Pre & Post Harvest Care
The key to a good flower arrangement is great flowers. To ensure you have great flowers, you will need to follow some guidelines before and after harvesting. Preparation is key! Plan on cutting stems in the early morning or late evening, because the plant is more hydrated and has more food stored. Choose flowers from your gardens that are still buds or somewhat open. Fully opened flowers will not last as long in the vase. Look for unblemished flower material and inspect for disease or insect infestation.
Before harvesting, grab a sharp pair of shears or scissors. You want to make sure you are cutting and not crushing the stem. Crushing the stem will prevent the flower from receiving enough water and start the wilting process earlier. Before you start cutting, have an idea of how tall your arrangement will be. (Remember, you can’t make the stem longer!) While harvesting, have a bucket of warm water available beside you to keep flowers fresh.
After collecting the flowers, strip lower leaves that are not part of your arrangement. Some flowers like hydrangea may have sap leaking from the stem. Put the edge of the stem in boiling water in order to stop the leak. Next, add flower food to the water and container. You can create your own flower food by adding:
½ teaspoon bleach
1 teaspoon sugar
1 quart warm water
Have an idea of where to place your arrangement, preferably out of the sun in order to prolong its life. Also remember to keep flower arrangements away from apples and bananas on countertops. Ethylene produced by fruits and vegetables can cause flowers to wilt faster.
Let’s Start Arranging!
There are several simple concepts to understand in order to get a professional-looking outcome when arranging your own cut flowers.
1. Placement, Placement, Placement! Placement of flowers and filler will determine the success of the arrangement. After creating an arrangement, it’s natural to step back and think, “This doesn’t look right” without understanding what went wrong. Creating a plan for placement will be very helpful when designing. Follow these principles in your design to get a picture-perfect arrangement.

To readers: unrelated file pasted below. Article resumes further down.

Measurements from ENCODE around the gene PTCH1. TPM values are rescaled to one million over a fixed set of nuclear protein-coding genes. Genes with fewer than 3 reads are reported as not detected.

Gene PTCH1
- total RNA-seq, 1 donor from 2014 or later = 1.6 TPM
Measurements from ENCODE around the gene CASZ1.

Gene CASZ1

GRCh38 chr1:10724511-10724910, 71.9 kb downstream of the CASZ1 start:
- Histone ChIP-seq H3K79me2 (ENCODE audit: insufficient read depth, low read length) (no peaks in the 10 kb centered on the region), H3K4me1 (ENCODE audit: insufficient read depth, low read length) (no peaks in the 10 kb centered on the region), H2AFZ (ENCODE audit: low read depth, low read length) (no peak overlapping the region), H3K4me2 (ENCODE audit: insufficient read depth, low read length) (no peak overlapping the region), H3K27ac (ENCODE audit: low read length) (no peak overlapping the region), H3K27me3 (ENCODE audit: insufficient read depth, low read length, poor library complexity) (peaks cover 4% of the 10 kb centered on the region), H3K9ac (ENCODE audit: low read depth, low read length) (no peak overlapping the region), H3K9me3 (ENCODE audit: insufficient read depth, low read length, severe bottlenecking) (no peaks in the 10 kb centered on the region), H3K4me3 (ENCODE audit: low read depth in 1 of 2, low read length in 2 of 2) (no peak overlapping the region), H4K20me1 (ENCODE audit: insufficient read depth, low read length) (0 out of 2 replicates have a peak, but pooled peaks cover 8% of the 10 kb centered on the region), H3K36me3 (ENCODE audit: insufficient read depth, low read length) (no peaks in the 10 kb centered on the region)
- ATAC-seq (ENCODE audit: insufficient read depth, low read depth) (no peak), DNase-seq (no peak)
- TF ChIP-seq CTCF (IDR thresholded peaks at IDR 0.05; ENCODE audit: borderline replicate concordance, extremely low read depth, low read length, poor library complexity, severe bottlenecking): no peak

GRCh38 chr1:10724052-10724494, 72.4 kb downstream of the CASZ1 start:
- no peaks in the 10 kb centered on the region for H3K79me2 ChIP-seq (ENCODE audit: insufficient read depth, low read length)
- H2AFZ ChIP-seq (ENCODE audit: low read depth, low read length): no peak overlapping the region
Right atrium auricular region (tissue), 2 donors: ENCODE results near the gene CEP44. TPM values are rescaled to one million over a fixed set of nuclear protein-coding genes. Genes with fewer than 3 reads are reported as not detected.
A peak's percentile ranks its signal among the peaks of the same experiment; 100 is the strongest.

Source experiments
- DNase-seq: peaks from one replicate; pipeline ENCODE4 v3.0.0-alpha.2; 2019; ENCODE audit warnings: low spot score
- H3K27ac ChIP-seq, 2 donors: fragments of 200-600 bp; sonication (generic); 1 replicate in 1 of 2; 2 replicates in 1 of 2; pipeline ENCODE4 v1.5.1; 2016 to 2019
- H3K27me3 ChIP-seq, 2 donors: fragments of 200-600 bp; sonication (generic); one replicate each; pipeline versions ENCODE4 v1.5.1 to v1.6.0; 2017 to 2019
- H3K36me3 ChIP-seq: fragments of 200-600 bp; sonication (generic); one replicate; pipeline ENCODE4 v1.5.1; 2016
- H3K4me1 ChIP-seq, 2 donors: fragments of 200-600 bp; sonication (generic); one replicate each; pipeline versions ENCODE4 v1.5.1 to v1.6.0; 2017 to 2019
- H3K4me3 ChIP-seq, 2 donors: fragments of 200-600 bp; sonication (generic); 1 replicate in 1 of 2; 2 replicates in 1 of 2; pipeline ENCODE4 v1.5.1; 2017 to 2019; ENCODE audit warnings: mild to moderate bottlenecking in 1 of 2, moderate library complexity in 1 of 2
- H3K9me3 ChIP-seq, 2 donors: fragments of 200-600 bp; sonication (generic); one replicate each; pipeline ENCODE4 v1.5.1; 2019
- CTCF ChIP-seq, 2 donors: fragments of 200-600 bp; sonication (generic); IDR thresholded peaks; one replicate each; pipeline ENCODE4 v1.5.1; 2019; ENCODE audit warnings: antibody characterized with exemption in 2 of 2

2. Everything Has a Purpose. Understanding what type of material you are using and its purpose can help achieve balance and develop proportion. The three different types of material are: Flowers/Buds, Filler, and Greenery.
Flowers and buds draw your attention to the arrangement. Flowers are placed into two categories: Linear/Spike as well as Round.
Filler plants have smaller, massed flowers, as well as space between the flower bunches. Filler will add more texture to your arrangement while also lifting it and making it look lighter. Some examples of filler: sweet pea, limonium, lavender. This arrangement is using waxflower as filler.
Greenery is material you add from the garden that is only green material. Some flowers like tulips already have great leaves that can be utilized as greenery. Greenery can also be taken from shrubs or other plants in your garden. Use your herbs! Some ideas of greenery you may already have in your garden: rosemary, boxwood, forsythia, conifer stems, and ferns. Pro Tip: Place greenery in the vase first! Check out this cute little arrangement using rosemary, basil, and lemon balm.
3. Fit the Vase. This concept is all about proportion. The flowers should be a good size for the vase. A single flower should be smaller than 1/3 the size of the container. For those hydrangeas, use a large vase! Flower height should be a maximum of 2x the vase. Don’t crowd the vase with flower stems; if you need more room in the vase, just choose a larger vase, or make 2 bouquets.
As is true with many aspects of gardening, there is a difference between placing flower stems in the nearest container, and following the fundamentals of floral design to achieve an arrangement that’s pulled together and pleasing to the eye. We hope these tips will help elevate your floral arrangements to an altogether new level.
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